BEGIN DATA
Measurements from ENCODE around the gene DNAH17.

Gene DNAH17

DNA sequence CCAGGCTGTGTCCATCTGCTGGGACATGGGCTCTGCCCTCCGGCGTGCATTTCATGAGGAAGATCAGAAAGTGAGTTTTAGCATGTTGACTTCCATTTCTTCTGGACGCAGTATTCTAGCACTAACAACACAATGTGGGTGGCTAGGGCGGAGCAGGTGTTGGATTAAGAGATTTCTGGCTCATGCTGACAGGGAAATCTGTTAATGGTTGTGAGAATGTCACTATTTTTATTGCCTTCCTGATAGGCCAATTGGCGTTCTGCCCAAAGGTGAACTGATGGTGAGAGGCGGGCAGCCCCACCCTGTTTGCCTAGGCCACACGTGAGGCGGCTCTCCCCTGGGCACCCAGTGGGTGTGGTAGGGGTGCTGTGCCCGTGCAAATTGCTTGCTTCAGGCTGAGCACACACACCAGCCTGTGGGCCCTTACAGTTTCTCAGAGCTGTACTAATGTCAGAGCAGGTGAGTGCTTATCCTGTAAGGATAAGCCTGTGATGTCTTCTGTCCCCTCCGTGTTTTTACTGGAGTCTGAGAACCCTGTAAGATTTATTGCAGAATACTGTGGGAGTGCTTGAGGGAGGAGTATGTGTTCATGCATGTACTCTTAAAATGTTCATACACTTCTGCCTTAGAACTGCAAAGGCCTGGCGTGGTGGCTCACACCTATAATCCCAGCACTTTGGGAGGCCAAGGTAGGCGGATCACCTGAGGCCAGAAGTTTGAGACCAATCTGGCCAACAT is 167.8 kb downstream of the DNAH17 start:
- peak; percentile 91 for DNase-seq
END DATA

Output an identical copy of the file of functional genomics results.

Measurements from ENCODE around the gene DNAH17.

Gene DNAH17

DNA sequence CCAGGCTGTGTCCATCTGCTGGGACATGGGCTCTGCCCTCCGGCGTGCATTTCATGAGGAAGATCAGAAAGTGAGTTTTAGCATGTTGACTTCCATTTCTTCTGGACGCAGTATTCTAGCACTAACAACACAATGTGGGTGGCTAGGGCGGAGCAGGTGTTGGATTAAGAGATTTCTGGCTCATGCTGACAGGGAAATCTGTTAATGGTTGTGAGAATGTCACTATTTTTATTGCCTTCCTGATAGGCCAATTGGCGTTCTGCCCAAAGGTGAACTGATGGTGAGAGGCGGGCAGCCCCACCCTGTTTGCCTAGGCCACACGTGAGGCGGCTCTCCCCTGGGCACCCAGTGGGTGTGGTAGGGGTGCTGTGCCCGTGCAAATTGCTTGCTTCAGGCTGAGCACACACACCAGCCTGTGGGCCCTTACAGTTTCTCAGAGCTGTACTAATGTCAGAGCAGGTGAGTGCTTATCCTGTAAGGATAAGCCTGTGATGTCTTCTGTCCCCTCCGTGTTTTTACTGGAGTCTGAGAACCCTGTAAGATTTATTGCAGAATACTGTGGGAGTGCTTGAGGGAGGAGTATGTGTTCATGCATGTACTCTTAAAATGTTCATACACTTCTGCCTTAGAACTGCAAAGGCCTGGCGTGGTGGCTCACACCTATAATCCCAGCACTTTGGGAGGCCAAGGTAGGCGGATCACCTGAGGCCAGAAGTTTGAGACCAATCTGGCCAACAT is 167.8 kb downstream of the DNAH17 start:
- peak; percentile 91 for DNase-seq